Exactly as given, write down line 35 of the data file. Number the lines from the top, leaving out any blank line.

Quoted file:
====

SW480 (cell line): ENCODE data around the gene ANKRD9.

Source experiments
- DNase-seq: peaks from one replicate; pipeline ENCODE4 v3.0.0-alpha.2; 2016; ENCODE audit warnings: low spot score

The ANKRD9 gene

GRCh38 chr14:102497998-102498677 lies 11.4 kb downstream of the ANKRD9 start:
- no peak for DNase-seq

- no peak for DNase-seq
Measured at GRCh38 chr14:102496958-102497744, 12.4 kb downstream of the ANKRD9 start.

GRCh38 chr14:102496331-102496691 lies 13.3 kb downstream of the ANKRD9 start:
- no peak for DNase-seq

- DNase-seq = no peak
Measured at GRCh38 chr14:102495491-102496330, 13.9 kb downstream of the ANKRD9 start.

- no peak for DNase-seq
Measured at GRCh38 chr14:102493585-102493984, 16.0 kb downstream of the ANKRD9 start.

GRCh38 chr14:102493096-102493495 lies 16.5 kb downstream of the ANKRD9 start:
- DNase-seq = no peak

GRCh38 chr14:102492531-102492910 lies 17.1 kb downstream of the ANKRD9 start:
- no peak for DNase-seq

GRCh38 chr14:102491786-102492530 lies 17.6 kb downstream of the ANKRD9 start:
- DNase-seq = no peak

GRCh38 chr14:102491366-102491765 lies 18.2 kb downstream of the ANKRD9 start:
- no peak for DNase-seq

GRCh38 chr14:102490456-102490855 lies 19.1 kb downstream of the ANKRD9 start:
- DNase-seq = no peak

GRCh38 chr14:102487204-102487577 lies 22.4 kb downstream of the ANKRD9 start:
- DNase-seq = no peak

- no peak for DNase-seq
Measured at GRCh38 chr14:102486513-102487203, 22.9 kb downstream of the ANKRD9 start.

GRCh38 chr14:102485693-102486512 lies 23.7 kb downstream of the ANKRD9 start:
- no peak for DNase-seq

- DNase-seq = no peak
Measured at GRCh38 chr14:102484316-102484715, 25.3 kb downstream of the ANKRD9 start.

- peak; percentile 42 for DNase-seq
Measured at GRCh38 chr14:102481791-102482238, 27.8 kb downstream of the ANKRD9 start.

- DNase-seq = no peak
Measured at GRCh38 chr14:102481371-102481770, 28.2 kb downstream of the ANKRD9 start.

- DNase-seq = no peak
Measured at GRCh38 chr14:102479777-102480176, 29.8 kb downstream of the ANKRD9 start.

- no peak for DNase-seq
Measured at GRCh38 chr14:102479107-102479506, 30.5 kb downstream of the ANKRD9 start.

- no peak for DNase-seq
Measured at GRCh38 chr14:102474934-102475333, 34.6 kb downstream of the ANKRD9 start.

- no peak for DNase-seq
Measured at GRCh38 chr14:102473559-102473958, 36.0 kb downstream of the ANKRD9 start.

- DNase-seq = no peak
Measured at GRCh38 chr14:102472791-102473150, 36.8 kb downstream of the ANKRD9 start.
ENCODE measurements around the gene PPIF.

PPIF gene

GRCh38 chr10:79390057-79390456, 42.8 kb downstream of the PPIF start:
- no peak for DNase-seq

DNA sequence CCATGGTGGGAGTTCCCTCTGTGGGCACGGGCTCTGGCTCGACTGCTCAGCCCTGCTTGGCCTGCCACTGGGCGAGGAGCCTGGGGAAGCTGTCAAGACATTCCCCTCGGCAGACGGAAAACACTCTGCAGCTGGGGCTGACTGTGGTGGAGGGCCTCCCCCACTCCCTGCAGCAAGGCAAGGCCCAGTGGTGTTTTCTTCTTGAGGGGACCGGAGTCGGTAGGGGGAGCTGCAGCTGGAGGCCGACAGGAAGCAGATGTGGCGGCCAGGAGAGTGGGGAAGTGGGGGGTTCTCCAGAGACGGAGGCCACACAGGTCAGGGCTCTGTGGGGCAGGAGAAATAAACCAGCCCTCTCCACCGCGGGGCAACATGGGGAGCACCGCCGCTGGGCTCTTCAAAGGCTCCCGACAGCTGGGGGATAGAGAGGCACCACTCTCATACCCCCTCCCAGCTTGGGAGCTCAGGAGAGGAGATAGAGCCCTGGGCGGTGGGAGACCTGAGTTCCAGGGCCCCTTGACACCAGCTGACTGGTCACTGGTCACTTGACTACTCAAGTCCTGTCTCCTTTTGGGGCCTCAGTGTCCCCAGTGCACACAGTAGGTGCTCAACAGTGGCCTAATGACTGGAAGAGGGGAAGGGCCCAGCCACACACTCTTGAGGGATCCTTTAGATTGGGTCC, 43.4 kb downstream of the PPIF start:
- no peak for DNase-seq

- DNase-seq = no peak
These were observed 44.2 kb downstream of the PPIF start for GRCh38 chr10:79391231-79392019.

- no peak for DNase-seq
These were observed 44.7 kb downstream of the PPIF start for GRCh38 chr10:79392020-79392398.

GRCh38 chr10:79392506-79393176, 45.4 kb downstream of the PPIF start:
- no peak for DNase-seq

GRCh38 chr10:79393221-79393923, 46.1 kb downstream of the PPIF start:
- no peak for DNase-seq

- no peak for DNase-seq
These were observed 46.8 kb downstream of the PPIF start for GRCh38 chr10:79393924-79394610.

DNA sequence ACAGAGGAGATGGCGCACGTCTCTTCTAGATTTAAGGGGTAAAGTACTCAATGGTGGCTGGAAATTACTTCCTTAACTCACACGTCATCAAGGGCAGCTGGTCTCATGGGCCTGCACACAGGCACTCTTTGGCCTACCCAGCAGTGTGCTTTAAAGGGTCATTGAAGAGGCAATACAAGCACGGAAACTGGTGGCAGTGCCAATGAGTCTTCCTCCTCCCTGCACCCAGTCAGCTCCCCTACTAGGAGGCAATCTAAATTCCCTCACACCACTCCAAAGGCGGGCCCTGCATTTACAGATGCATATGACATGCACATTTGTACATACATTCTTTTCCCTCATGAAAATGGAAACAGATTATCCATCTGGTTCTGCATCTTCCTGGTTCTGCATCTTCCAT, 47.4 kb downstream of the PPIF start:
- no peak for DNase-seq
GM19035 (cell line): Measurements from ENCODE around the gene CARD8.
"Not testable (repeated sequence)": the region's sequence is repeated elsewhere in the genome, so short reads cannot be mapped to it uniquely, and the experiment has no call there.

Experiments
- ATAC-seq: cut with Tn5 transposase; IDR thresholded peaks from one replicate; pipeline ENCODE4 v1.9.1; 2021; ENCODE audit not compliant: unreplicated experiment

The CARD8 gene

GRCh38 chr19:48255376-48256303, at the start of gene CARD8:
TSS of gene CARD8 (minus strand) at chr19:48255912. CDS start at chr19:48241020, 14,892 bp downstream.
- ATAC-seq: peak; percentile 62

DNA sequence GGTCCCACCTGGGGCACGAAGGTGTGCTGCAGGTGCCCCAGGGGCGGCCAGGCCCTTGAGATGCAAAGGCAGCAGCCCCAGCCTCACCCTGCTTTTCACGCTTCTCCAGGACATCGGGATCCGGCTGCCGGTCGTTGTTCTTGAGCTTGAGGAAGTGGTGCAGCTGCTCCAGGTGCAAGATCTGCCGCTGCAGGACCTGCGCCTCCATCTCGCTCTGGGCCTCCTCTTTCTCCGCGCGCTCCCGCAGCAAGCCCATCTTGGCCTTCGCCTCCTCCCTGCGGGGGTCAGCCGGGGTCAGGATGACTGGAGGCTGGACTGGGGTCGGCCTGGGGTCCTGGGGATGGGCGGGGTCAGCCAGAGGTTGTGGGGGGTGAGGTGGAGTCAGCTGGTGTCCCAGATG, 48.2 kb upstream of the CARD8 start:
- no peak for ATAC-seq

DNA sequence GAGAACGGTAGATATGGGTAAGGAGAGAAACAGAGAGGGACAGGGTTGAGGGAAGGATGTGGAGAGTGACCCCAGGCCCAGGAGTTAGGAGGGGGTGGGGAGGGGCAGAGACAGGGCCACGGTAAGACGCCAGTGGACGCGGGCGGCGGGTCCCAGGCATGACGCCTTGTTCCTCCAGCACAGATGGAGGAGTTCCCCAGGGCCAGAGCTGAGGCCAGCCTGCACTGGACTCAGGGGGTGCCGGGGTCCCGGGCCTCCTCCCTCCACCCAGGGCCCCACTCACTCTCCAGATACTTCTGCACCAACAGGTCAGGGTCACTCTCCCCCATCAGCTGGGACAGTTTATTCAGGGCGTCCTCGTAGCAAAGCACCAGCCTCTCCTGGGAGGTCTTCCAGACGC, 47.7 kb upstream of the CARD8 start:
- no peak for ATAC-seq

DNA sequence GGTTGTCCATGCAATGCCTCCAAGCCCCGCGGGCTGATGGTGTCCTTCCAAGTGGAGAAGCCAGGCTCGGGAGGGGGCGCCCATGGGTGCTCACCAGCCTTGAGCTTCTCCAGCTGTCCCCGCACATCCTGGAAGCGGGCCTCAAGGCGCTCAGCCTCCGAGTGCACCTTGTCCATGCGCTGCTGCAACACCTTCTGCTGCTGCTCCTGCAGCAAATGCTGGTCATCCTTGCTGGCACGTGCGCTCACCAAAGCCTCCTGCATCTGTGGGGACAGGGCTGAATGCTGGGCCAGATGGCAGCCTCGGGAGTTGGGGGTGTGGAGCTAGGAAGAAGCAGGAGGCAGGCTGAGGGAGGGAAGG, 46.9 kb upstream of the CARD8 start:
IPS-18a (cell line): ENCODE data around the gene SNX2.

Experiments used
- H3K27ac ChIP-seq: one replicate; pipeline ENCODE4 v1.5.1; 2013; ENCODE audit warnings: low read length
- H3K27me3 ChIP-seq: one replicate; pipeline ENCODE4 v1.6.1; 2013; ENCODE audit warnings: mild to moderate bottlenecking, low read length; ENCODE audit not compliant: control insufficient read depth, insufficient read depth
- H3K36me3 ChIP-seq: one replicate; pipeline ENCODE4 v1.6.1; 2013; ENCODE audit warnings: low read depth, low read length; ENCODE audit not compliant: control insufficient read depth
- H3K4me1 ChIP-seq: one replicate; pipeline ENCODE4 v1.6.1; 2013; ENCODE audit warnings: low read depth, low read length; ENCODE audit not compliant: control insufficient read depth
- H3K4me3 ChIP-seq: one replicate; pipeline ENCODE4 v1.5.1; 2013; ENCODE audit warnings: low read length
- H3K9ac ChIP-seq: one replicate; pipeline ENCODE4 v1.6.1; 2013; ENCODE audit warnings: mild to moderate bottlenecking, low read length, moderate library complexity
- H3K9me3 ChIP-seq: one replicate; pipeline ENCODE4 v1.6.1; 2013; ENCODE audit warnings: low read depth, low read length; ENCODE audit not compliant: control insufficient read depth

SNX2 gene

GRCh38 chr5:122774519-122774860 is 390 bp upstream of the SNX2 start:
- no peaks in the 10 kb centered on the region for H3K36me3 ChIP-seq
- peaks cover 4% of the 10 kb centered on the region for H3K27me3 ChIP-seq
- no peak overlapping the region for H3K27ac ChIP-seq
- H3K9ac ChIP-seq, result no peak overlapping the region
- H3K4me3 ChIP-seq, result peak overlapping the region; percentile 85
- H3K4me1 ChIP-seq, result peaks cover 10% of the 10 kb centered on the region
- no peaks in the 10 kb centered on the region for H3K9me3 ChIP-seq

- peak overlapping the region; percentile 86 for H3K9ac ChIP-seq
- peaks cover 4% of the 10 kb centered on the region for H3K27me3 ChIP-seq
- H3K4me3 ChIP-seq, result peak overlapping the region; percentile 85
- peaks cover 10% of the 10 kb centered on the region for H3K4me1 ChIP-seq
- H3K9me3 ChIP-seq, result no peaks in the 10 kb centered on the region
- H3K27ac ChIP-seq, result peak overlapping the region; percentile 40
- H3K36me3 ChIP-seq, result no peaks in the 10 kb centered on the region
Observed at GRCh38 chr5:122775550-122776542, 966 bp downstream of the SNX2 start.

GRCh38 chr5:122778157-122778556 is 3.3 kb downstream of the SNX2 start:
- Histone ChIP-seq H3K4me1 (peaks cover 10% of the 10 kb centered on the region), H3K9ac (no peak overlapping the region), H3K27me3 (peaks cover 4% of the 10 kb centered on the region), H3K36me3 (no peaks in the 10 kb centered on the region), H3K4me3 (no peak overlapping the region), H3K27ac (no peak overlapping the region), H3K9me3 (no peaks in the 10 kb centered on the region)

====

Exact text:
- DNase-seq = no peak